Books about Town

Today I read about a great scheme started up by The National Literacy Trust called ‘Books about Town’ which aims to use the power of London’s literary landscape to motivate children to read for pleasure outside of the classroom. One element of the project is the design of book-shaped benches in various parts of the capital in order to celebrate stories linked to London and to promote reading for enjoyment. I’m excited to see them being unveiled from this July!

Wind in the Willows BookBench

The scheme got me thinking about my favourite books for children with a London setting. The great thing about these stories is that they show the city in a refreshing and exciting light. As an adult, it’s all too easy to become disenchanted with the daily commute, the busy nature of the London streets and the usually bad weather. But I only need to re-read one of the below to regain a little bit of the enchantment that I had when walking around the streets of London as a child.

Mary Poppins – P.L. Travers (17 Cherry Tree Lane, London)
Mary Poppins, the magical nanny is blown by the East wind to Number Seventeen Cherry Tree Lane, London, and into the Banks’ household to care for their children. Encounters with chimney sweeps, shopkeepers and various adventures follow until Mary Poppins abruptly leaves, i.e., “pops-out”.

The BFG – Roald Dahl (Buckingham Palace)
The heroine, Sophie, persuades her friend, the BFG to approach the Queen of England with the aim of capturing dangerous man-eating giants. To this end, the BFG creates a nightmare, introducing knowledge of these giants to the Queen and leaves Sophie in the Queen’s bedroom to confirm it true. After considerable effort by the palace staff to create a table, chair, and cutlery of appropriate size for him to use, the BFG is given a lavish breakfast, and the Queen forms a plan to capture the other giants.

The Wombles – Elizabeth Beresford (Wimbledon)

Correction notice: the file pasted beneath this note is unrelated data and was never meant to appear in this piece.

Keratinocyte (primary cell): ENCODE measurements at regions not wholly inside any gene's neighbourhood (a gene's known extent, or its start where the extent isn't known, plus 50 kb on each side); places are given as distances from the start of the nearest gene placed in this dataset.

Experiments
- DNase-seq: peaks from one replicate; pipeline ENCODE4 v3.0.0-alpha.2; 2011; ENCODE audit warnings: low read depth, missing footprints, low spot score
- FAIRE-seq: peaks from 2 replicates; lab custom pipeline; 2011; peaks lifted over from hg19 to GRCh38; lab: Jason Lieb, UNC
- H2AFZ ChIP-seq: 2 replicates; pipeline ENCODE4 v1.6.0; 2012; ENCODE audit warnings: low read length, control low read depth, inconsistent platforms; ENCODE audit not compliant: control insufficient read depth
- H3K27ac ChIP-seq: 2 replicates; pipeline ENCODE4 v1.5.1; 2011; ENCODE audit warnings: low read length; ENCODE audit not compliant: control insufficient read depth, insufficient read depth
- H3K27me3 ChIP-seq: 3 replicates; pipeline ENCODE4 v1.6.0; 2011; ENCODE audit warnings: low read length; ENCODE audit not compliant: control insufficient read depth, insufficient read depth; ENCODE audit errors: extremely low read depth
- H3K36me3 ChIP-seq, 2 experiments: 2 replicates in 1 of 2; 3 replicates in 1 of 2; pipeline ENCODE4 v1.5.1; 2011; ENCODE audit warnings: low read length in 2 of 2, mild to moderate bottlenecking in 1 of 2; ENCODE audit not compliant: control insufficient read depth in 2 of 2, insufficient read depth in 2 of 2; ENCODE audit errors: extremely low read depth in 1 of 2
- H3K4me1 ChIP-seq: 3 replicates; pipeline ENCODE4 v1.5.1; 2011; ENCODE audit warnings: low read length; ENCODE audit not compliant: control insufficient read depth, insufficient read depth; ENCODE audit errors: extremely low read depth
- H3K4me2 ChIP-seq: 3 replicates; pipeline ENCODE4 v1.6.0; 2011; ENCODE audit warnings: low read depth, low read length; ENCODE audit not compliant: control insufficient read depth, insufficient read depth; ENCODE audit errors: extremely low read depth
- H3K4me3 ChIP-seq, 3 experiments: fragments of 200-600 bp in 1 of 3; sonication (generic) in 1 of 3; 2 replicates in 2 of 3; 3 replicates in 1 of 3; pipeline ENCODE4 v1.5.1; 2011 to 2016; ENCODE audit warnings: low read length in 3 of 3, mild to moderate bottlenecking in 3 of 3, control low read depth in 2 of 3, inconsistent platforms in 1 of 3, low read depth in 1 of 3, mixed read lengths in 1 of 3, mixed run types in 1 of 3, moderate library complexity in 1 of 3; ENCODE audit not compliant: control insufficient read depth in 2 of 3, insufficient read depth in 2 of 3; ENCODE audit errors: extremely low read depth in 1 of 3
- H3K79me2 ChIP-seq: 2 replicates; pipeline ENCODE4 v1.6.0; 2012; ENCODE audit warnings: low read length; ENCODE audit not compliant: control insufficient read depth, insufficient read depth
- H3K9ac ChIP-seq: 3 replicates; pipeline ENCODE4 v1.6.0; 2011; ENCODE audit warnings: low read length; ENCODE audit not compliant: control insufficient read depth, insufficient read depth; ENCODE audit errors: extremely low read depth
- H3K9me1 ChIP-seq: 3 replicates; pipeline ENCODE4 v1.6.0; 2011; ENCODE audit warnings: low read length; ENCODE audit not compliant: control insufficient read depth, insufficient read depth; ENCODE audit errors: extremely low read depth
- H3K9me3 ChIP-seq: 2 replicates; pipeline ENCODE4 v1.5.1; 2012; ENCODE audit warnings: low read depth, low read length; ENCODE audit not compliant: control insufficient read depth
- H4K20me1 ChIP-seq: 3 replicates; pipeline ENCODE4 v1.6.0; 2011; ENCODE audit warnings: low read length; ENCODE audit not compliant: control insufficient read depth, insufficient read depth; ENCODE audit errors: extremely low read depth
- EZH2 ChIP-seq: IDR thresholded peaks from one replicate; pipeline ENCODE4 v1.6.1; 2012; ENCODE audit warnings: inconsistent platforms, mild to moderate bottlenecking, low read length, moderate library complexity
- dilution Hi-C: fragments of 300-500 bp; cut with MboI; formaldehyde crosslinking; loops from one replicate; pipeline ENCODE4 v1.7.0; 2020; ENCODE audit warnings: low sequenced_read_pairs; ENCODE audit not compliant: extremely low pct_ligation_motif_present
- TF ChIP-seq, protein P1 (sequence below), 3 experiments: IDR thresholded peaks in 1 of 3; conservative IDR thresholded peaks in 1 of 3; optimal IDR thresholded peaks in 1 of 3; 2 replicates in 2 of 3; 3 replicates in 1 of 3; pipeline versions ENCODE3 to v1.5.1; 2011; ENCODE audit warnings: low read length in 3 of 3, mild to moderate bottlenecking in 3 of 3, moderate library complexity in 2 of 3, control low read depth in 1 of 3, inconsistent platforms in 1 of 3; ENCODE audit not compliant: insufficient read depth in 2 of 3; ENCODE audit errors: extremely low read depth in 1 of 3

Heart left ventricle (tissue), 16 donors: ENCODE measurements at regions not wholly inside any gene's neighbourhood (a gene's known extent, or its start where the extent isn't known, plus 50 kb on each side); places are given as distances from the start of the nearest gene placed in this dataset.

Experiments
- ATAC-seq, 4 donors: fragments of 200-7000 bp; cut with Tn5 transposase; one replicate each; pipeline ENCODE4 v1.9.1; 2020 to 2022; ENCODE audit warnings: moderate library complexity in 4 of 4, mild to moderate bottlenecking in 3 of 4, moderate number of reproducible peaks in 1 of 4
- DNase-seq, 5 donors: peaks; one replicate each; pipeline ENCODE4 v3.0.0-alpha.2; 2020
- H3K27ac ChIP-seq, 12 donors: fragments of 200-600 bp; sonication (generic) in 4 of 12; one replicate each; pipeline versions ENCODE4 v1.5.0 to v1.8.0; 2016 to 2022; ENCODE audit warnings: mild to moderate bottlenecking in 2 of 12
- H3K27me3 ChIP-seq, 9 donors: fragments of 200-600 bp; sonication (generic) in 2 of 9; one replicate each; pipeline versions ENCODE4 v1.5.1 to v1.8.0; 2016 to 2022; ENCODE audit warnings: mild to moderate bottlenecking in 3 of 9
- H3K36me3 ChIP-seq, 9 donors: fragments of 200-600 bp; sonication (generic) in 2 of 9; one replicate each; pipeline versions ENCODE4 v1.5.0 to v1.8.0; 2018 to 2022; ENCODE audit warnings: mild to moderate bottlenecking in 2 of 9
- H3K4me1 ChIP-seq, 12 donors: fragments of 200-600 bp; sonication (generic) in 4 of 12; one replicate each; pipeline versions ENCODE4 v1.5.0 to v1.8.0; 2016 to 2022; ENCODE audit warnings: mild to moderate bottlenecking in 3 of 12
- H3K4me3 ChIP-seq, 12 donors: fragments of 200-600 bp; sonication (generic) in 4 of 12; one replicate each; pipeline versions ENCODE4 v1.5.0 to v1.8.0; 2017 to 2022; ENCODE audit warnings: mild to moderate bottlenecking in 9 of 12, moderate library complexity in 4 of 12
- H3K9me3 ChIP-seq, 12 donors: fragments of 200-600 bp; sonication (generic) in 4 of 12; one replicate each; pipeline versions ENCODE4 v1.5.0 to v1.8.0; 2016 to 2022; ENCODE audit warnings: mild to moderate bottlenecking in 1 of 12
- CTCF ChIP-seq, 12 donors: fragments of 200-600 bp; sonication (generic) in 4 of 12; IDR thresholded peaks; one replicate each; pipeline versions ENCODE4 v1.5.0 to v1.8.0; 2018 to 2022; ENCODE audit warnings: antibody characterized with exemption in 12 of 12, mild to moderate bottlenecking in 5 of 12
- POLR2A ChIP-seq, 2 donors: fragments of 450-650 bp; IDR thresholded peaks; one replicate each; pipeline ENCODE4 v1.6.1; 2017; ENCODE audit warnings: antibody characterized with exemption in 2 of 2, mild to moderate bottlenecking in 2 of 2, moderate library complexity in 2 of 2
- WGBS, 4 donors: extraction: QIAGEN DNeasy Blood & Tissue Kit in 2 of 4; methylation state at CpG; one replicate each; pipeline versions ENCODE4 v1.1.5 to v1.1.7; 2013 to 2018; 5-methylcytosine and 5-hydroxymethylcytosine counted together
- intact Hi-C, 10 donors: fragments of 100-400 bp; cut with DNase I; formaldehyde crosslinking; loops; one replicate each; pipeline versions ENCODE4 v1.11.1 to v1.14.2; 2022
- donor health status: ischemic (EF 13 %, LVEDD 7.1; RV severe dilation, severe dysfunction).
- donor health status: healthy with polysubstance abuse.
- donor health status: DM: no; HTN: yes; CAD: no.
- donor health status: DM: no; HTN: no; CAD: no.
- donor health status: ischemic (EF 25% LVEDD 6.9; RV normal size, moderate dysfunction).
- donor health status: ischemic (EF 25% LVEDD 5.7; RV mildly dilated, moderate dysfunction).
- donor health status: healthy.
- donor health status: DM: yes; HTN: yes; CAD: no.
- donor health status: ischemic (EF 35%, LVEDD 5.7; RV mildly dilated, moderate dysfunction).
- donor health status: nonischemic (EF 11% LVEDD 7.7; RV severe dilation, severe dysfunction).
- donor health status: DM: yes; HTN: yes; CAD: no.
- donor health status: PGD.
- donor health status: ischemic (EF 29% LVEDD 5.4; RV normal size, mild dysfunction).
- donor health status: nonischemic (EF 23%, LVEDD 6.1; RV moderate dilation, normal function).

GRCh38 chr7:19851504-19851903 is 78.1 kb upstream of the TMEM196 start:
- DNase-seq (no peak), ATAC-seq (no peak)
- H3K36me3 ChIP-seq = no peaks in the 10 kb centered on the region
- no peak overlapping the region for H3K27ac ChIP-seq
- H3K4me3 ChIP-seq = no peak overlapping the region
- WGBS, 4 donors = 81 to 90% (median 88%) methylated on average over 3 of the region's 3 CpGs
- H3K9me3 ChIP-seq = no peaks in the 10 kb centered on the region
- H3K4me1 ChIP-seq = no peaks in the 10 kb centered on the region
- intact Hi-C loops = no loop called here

The Wombles, fictional pointy-nosed, furry creatures aim to help the environment by collecting and recycling rubbish in creative ways. Although they supposedly live in every country in the world, Beresford’s stories are concerned with the lives of the inhabitants of the burrow on Wimbledon Common in London. The Womble motto is “Make Good Use of Bad Rubbish”. This environmentally friendly message was a reflection of the growing environmental movement of the 1970s.

Paddington Bear – Michael Bond (Paddington Station)
Paddington is found at Paddington Railway Station in London by the Brown family, sitting on his suitcase with a note attached to his coat which reads “Please look after this bear. Thank you.” He arrives as a stowaway coming from Peru, sent by his Aunt Lucy who has gone to live in the Home for Retired Bears in Lima. He claims, “I came all the way in a lifeboat, and ate marmalade. Bears like marmalade.” He tells them that no one can understand his Peruvian name, so the Browns decide to call him Paddington after the railway station in which he was found. They take him home to 32 Windsor Gardens, off Harrow Road.

Curious Incident of a Dog in the Night time – Mark Haddon (Willesden underground station)
Christopher Boone, the autistic 15-year-old autistic narrator is falsely accused of the crime of killing his neighbour’s dog and decides that track down the killer. As the mystery leads him to the secrets of his parents’ broken marriage, he runs away from home and travels independently on the train to London to see his mother who lives in Willesden.

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